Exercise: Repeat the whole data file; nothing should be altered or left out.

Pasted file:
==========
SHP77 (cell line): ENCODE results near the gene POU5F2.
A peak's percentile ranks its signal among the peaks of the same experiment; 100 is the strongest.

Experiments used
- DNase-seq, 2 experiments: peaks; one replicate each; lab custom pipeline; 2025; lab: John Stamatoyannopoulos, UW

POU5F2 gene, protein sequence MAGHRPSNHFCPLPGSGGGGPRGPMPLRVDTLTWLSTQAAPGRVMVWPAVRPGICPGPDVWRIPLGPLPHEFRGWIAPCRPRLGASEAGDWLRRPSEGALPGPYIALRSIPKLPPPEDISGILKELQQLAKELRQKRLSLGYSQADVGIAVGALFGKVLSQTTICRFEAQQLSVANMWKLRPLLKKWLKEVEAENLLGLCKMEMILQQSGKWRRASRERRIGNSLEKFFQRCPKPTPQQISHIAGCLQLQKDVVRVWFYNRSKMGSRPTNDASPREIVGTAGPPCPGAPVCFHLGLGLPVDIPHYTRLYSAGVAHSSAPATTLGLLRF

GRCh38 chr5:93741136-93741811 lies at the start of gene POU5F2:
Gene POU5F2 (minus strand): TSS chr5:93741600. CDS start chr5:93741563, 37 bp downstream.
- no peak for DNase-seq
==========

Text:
SHP77 (cell line): ENCODE results near the gene POU5F2.
A peak's percentile ranks its signal among the peaks of the same experiment; 100 is the strongest.

Experiments used
- DNase-seq, 2 experiments: peaks; one replicate each; lab custom pipeline; 2025; lab: John Stamatoyannopoulos, UW

POU5F2 gene, protein sequence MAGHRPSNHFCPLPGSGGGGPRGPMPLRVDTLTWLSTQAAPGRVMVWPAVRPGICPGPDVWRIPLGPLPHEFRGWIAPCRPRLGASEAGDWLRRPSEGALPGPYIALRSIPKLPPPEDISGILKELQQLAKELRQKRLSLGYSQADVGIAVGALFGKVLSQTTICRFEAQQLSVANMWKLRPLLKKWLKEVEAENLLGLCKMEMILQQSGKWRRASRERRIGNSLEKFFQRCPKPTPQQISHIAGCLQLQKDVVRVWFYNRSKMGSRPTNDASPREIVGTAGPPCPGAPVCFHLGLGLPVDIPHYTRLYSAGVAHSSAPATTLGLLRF

GRCh38 chr5:93741136-93741811 lies at the start of gene POU5F2:
Gene POU5F2 (minus strand): TSS chr5:93741600. CDS start chr5:93741563, 37 bp downstream.
- no peak for DNase-seq